Morality Ch. 23: Crude Language

The Bible has many phrases we can’t translate literally because they’d cause offense or giggling. Some authors, such as Paul, use offensive language we’d consider too strong today, though they don’t use gratuitous violent or sexual terms merely to shock, as is common today.

The Bible contains a surprising amount of crude and offensive language, and our translations sometimes have to modify this. Imagine a respectable elderly lady in her cashmere cardigan reading from the pulpit Bible in church: “She lusted for lovers who had the penis of an ass and ejaculated like a horse” (a literal translation of Ezek 23:20). Friends of the brash new king Rehoboam advised him to emphasize that he was tougher than his father Solomon by telling the people: “My little finger is thicker than his penis” (1 Kgs 12:10, my translation). Translators have a tough time with that one!

I sit on an international Bible translation committee, and we often have to deal with issues like this. Sometimes a word is perfectly respectable in one society but not in another. One American translation that was going to be sold in England described the coast of Tyre as “a place to spread fishnets” (Ezek 26:5). My daughter (who was helping to proof it) said her jaw dropped open when she read that verse. In the US, “fishnets” catch fish, but in the UK they are sexually provocative stockings. I remember one afternoon when the committee went through every instance of “booty” in the Bible, changing it to “plunder” or “looting” – and no one around the table would explain to me why we were doing it! The meaning of the word changed in North America and reached England later, so it was obvious to the American scholars. I had to ask one of the rougher kids in church back home to explain it.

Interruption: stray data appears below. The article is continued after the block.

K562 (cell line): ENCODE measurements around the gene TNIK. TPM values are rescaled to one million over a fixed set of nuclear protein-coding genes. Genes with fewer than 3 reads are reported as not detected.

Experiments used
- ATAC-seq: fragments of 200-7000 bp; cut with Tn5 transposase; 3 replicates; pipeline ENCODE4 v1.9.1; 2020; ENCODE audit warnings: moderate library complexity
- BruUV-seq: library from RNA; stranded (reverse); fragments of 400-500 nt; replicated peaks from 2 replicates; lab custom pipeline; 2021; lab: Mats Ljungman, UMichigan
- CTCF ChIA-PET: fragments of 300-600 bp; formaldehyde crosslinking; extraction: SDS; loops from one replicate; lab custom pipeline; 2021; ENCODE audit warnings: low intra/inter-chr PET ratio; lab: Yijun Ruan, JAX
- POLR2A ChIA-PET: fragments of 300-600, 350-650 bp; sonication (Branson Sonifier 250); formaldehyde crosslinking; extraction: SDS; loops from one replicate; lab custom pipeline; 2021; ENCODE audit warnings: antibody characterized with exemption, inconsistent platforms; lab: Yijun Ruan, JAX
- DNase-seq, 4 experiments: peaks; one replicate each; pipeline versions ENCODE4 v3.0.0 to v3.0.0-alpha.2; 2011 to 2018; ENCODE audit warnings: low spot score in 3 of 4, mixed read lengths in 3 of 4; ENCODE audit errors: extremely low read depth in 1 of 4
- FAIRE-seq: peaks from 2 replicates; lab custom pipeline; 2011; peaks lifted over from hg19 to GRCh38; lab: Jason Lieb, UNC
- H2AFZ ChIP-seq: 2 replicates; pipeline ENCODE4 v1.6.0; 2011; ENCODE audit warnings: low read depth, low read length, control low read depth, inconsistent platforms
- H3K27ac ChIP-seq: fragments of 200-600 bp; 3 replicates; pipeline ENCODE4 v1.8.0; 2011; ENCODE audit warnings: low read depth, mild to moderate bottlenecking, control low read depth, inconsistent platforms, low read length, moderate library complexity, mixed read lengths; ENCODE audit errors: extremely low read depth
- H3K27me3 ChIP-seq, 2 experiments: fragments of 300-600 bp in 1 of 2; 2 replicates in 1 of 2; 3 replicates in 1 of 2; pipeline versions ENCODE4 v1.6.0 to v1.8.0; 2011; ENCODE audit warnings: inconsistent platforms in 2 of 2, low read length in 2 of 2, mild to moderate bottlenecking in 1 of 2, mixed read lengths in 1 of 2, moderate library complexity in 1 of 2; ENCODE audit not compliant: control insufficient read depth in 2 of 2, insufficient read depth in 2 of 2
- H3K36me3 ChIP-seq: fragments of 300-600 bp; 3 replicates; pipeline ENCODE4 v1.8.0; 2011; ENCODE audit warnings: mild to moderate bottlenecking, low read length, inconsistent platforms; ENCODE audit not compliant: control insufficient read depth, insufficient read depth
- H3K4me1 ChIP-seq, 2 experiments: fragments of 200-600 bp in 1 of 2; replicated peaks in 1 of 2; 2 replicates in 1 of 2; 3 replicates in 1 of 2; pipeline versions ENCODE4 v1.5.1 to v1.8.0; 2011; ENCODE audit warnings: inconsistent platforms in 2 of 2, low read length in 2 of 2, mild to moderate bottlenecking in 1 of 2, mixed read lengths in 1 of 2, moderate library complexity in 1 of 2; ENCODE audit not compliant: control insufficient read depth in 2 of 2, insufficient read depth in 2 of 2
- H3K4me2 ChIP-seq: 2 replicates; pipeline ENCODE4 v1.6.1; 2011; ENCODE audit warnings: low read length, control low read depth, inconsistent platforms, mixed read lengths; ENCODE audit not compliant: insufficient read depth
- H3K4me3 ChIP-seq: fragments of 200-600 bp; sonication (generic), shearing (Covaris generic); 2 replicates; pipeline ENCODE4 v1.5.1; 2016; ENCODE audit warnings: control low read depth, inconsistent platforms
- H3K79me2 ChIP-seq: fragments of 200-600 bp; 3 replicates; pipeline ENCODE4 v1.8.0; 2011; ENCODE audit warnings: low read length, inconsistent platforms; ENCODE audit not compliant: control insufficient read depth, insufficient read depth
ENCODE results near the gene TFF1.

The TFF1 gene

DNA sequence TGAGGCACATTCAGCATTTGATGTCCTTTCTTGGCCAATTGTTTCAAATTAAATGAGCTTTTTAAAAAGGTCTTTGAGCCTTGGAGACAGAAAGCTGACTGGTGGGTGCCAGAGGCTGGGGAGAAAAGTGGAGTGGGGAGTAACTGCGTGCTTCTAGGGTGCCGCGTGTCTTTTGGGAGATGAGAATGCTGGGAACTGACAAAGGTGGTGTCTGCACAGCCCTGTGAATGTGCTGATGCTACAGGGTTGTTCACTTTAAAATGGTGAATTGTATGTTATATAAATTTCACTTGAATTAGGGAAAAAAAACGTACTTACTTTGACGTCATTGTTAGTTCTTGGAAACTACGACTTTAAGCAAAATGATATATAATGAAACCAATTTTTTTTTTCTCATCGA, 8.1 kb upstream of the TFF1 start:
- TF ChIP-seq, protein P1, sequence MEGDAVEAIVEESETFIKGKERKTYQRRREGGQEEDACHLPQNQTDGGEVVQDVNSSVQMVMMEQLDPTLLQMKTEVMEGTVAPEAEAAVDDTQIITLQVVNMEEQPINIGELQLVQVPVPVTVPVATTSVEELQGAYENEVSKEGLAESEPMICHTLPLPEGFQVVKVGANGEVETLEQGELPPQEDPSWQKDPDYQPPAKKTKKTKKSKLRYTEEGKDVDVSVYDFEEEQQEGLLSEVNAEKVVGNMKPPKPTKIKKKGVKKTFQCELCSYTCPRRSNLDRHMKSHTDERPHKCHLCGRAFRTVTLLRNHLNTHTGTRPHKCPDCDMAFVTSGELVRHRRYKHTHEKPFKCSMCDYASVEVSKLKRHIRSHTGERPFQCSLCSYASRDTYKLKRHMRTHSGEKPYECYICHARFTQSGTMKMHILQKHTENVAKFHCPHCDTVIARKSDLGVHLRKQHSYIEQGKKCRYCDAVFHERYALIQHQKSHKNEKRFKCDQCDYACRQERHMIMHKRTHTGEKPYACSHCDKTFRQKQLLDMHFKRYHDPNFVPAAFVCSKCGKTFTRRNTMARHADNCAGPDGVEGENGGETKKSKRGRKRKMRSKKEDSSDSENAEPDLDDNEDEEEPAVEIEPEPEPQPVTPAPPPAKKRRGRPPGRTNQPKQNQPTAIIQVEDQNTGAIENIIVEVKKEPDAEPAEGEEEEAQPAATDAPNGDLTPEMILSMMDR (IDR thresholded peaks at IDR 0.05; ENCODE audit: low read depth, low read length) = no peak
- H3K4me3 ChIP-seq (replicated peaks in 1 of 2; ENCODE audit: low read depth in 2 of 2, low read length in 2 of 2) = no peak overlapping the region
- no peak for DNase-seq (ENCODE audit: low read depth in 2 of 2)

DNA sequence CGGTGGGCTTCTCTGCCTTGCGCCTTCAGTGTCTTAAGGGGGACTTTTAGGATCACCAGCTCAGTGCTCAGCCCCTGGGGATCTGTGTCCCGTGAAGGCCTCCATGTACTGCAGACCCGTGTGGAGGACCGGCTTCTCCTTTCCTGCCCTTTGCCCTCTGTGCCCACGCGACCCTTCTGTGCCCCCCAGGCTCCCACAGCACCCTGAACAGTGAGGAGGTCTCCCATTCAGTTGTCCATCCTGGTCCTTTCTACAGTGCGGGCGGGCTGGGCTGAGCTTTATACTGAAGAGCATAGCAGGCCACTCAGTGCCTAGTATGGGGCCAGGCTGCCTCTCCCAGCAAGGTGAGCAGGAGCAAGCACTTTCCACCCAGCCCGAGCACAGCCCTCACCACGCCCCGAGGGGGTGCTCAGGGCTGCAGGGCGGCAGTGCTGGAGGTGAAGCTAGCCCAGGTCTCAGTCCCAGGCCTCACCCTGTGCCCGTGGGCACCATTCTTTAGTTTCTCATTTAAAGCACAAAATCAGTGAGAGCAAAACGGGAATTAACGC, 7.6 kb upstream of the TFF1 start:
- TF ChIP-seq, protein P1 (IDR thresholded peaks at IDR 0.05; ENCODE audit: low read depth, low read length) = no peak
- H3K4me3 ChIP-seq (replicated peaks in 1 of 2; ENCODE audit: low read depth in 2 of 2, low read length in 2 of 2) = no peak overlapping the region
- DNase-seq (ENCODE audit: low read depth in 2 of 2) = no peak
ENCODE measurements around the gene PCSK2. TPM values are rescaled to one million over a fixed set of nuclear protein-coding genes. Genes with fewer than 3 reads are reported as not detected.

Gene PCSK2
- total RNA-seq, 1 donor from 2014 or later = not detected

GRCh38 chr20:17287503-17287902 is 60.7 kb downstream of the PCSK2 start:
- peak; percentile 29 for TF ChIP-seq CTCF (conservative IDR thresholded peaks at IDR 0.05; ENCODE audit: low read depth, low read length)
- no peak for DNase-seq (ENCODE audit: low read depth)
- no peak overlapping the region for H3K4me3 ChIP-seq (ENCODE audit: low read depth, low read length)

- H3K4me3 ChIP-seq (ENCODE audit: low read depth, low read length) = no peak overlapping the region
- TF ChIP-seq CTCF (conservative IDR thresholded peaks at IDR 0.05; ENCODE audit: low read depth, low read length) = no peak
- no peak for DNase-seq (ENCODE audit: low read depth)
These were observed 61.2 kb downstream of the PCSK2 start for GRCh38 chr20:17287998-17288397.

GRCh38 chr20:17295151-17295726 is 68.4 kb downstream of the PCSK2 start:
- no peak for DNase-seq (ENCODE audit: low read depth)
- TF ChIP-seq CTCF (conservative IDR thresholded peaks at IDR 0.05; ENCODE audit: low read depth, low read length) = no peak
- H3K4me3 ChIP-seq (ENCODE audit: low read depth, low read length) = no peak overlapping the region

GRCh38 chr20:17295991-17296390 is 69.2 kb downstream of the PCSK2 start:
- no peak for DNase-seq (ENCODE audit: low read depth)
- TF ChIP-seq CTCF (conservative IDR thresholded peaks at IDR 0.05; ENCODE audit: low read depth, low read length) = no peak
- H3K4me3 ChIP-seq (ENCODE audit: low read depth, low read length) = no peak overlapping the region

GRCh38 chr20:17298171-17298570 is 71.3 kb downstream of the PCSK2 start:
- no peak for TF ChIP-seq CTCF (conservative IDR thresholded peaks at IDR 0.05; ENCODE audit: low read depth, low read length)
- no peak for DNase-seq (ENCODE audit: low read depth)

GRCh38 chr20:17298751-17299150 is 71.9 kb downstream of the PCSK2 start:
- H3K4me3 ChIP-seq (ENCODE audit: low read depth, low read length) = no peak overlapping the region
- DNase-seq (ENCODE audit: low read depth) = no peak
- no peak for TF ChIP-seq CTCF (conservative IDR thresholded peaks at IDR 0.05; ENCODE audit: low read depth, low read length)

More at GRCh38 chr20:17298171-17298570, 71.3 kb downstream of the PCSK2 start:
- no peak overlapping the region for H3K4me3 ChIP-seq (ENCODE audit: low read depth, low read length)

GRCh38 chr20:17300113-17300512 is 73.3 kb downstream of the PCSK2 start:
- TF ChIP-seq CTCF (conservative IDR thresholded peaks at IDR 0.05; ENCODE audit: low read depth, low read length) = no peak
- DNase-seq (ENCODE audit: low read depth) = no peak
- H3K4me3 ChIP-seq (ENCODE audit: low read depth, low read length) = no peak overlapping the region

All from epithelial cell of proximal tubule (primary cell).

Many aspects of language change with time. The King James Bible was able to translate literally the recurring Hebrew phrase “any that pisseth against the wall,” but most modern translations modify this to “any male” (e.g., 1 Sam 25:22, 34). In the gentle days of my youth, church leaders were concerned to protect us from verses in the KJV that used “bloody” (e.g., Ezek 22:2) or “shut up” (e.g., Lev 13:4). In those innocent days we didn’t even notice the potential problems in Luke 17:34-35: “there shall be two men in one bed … two women shall be grinding together.”

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“It was all crap”

The Bible occasionally contains deliberately offensive language. Paul directs some crude and angry words at his opponents who demand that Christian converts be circumcised. He tells them to go all the way and castrate themselves (Gal 1:12). And when he wants to contrast his old religiosity with the new life he’s found in Christ, he says (in modern equivalent language): “It was all crap compared to Christ” (Phil 3:8). The word he chose (skubalon) wasn’t a polite word like “feces” but a crude word that is found in ancient graffiti. He wanted to shock people out of their comfortable religion.